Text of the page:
Riding the L: Let’s call it the Construction Line

Chicago construction from the Green Line train.

Chicago construction from the Green Line train.

Right now, Chicago Green-Line commuters have the best seats in the house (it’s a BIG house, too) for watching our many construction projects. Within 2 stops on either side of The Loop, riders can get up close and personal with five major building sites, and one L-station rehab:

150 North Riverside – South of the train on the west shore of the Chicago River

River Point – North of the train, on the west shore of the Chicago River (at 444 West Lake Street)

Wolf Point West – north of the train as you cross the river

171 North Halsted – Just west of the river on looking south from the train

1001 South State Street – in the South Loop on the west side of the train

Soon, you’ll be able to see a small portion of the Chicago Riverwalk construction as well, once it crawls toward Lake Street.


Instagram Finally Addresses #Hashtag Abuse

Instagram cracks down on hashtag abuse

Instagram cracks down on hashtag abuse

Today, Instagram made a giant change in the way hashtagged photos are displayed, and in doing so took a huge bite out of users’ hashtag abuse. Previously, a user could (and many did) add hashtags to their photos hours, days, even months after a photo was originally posted. This allowed for an entire new round of “likes” from people searching a hashtag and clicking on the photos most recently tagged. Now, you can still add all the hashtags you want after posting your image, but your photos will no longer appear at the top of the search. That means adding 25 fresh hashtags, 3 weeks after you posted your photo, won’t show up unless the searcher is willing to scroll through 3 weeks’ worth of images bearing that particular hashtag.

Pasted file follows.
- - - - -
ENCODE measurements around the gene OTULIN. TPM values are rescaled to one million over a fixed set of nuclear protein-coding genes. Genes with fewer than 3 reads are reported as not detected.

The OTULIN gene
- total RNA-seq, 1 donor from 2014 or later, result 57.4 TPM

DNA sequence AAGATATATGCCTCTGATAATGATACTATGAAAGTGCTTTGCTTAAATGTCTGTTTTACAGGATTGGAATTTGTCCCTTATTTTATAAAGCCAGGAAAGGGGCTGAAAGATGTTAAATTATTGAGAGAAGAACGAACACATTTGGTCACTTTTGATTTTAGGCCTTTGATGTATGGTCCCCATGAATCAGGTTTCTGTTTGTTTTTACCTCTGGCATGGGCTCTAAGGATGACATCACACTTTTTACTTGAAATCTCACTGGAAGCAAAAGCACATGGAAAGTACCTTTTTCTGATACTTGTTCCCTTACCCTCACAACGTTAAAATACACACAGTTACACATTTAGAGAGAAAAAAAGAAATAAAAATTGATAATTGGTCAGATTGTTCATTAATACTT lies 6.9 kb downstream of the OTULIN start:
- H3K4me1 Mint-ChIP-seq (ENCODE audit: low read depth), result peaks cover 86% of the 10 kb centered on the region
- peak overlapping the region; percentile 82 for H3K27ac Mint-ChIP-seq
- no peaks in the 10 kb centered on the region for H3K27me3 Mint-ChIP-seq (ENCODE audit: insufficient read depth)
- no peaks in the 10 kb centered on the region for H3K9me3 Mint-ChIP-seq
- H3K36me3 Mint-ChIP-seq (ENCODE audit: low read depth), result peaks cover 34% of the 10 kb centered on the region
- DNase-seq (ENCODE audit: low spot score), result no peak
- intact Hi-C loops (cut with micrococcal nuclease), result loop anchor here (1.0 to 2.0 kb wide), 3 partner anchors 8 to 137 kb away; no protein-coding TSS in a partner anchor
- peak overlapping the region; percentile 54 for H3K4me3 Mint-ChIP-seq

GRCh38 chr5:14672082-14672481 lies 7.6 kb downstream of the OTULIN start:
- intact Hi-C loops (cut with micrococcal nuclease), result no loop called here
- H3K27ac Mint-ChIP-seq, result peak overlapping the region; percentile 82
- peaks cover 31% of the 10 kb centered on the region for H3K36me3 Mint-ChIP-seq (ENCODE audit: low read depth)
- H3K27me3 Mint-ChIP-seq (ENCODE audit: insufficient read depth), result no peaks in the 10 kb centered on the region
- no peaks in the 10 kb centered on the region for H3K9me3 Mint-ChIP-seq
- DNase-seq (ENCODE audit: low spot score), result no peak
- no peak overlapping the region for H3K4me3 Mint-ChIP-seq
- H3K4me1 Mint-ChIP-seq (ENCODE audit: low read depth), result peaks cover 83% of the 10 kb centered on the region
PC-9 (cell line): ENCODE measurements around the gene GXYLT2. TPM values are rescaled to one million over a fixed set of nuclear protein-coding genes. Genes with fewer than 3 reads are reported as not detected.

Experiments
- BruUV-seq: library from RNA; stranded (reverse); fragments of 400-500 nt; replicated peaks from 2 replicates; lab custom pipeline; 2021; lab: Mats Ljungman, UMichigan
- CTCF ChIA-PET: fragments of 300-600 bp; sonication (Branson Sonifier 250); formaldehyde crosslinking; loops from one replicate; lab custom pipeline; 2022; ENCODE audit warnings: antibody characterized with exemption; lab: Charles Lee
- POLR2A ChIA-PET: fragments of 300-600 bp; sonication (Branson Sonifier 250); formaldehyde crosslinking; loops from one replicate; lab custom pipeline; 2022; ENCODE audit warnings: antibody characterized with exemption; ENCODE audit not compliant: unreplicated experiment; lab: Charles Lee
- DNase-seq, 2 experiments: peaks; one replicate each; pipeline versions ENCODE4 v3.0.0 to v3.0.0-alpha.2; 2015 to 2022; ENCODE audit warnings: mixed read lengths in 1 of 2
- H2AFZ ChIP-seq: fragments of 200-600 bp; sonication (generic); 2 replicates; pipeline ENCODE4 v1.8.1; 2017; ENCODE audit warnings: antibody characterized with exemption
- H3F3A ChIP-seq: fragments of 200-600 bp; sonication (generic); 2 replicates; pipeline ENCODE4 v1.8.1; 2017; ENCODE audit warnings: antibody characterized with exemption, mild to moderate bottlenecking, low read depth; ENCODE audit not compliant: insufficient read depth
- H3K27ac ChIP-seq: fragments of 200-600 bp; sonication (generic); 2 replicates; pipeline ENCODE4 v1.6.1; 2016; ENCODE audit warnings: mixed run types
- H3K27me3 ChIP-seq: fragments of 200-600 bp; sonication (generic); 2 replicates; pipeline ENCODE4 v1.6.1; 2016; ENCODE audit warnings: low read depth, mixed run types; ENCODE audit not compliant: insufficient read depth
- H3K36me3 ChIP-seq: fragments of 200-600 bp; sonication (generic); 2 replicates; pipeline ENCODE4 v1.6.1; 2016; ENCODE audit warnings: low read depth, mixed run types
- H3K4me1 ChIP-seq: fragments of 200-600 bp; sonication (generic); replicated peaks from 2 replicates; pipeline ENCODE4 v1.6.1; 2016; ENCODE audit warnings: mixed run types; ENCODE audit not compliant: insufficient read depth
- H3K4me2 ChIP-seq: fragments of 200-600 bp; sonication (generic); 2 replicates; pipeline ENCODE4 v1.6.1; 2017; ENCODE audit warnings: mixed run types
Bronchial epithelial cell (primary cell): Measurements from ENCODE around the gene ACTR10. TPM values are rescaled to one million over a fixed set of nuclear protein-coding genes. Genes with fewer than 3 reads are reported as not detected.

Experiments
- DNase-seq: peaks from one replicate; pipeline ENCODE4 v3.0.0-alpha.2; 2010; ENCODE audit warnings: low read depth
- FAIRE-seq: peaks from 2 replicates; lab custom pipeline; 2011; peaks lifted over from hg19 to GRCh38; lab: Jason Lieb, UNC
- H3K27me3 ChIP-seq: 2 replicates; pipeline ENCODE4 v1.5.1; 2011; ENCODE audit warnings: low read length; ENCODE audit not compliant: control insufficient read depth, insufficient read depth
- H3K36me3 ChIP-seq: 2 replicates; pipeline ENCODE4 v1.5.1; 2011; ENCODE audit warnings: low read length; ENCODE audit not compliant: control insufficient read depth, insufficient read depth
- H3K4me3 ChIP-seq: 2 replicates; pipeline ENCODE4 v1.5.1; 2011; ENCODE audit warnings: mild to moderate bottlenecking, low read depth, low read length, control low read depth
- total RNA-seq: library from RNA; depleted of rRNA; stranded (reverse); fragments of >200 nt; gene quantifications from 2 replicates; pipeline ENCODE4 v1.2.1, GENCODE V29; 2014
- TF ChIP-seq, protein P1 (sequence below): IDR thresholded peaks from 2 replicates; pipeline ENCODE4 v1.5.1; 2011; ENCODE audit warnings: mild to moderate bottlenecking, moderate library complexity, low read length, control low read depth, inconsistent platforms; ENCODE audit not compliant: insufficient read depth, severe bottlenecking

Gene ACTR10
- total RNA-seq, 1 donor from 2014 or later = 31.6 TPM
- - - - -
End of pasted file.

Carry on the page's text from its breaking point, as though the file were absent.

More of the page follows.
I’ve talked about Instagram and hashtags before. Yes, hashtags have their place. But after seeing so many users game the system by continuously deleting, then adding, new rounds of hashtags, it’s nice to see Instagram taking steps toward rendering this tactic useless.

Replacing The Chicago River Barge


This gallery contains 9 photos.

When a good friend moves away, leaving you with no forwarding address, no means of contact, and no promise of so much as a post card, it’s hard not to wander back to the scene and relive those precious memories. Continue reading

Stalking Aqua: My Year in Photos

Stalking Aqua

You’ve seen them, right? The Instagram videos showing the 5 most-liked photos you posted over the past year? Well, you didn’t see one from me for 2014. Why? Because all five were the same subject: Aqua.

It comes as no surprise to me. I, along with the rest of Chicago, love that building, and I can’t walk by without snapping photos like a tourist on a 3-hour layover. This marvelous brainchild of Chicago Architect Jeanne Gang (not this one; this one’s a monstrosity), with its unique wavy balconies and window “lakes,” is most appealing on sunny days, when those pools of glass reflect the blue skies. As with most photos I share, I’ve whittled my collection of Aqua shots down to a reasonable few for you to see. You’ll notice just how different this beauty looks from each angle and perspective.